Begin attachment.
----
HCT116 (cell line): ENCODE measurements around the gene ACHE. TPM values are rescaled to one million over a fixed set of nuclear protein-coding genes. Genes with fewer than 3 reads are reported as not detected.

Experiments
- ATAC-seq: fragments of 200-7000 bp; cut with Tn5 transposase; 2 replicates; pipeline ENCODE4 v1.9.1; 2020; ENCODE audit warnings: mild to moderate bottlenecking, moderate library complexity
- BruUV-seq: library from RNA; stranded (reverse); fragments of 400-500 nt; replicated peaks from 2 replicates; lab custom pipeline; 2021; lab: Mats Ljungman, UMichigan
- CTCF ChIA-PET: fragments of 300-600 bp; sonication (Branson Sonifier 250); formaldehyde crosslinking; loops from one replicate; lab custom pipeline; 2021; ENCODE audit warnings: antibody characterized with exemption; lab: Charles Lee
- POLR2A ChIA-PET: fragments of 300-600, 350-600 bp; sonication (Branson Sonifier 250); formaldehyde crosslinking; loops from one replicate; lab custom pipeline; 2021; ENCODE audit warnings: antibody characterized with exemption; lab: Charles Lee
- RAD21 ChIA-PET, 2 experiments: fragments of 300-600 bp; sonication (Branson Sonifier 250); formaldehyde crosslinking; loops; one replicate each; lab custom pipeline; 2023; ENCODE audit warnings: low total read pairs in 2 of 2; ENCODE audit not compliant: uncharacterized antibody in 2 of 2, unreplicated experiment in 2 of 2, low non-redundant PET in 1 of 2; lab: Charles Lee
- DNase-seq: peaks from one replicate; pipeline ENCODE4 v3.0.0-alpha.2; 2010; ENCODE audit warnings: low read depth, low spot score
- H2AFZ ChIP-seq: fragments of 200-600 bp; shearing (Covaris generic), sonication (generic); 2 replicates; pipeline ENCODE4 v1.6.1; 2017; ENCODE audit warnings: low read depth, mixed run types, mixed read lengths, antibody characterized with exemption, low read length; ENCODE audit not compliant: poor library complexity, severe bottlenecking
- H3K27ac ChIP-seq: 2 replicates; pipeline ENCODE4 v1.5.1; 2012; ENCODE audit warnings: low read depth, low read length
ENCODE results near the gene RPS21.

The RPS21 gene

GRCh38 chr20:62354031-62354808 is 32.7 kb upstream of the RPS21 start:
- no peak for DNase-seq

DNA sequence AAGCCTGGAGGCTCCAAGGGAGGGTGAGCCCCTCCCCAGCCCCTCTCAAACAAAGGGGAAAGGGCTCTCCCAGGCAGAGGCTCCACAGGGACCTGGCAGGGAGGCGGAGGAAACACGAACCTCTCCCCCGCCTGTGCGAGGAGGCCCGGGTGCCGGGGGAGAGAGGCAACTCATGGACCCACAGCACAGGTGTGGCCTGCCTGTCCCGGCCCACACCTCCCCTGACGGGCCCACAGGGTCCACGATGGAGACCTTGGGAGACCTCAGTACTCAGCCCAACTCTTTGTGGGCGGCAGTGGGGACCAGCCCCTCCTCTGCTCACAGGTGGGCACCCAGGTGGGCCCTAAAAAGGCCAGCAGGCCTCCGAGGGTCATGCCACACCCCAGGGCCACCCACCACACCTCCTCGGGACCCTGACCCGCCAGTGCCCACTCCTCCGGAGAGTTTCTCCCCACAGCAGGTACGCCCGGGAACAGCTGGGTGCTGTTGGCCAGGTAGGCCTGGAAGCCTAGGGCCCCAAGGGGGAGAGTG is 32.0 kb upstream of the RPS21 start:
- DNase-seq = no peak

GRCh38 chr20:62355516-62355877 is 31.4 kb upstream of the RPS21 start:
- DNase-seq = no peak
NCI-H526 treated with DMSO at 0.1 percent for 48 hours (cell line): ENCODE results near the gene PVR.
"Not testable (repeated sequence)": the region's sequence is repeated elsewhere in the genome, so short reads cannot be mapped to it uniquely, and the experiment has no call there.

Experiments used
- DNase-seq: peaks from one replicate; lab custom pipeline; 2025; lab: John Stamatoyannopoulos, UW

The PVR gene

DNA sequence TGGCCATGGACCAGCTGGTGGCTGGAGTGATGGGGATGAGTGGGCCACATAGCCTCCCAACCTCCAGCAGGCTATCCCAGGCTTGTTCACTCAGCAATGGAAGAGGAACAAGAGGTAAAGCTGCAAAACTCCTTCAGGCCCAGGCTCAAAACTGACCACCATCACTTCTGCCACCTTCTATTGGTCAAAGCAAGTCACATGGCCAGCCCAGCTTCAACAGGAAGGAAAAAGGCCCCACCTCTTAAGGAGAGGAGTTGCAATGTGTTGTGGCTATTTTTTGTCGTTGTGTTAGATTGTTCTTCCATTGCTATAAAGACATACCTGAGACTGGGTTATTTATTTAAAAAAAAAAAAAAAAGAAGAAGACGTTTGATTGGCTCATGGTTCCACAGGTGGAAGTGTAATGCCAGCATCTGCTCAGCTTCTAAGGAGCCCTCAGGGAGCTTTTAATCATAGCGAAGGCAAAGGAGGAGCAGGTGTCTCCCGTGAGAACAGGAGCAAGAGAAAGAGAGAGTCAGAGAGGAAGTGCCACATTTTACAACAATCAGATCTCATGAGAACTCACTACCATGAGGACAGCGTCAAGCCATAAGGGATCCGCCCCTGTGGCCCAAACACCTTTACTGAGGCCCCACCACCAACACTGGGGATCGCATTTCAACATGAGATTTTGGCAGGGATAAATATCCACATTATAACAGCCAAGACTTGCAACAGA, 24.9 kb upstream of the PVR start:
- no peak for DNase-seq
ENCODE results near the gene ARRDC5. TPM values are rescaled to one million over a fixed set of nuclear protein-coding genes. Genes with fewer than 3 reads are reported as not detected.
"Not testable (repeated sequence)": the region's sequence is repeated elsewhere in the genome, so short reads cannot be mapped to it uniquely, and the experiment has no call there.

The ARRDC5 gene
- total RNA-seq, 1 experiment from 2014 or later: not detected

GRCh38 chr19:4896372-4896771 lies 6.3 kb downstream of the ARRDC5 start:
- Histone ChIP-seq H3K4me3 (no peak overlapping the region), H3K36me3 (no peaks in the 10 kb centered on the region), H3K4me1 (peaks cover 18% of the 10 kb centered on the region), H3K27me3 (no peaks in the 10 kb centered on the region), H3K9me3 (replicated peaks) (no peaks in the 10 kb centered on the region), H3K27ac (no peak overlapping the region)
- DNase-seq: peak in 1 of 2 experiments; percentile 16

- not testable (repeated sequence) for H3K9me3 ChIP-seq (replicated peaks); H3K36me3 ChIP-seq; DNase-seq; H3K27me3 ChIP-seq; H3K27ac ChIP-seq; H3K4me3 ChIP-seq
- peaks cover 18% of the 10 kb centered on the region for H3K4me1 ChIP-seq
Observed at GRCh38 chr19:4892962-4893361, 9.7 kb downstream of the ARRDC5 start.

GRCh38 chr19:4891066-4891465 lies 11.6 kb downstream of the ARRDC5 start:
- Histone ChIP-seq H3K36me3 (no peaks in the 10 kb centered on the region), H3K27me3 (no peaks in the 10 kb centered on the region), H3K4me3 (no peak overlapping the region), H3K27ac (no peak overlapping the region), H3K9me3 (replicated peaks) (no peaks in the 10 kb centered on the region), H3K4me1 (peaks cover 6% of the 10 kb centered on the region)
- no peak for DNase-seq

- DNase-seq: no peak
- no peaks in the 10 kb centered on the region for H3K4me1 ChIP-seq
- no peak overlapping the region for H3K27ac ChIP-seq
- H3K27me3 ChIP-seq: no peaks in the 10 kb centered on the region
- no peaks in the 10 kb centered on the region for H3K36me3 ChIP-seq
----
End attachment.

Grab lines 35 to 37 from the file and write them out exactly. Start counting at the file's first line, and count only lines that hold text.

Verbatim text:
Observed at GRCh38 chr19:4892962-4893361, 9.7 kb downstream of the ARRDC5 start.

GRCh38 chr19:4891066-4891465 lies 11.6 kb downstream of the ARRDC5 start:
- Histone ChIP-seq H3K36me3 (no peaks in the 10 kb centered on the region), H3K27me3 (no peaks in the 10 kb centered on the region), H3K4me3 (no peak overlapping the region), H3K27ac (no peak overlapping the region), H3K9me3 (replicated peaks) (no peaks in the 10 kb centered on the region), H3K4me1 (peaks cover 6% of the 10 kb centered on the region)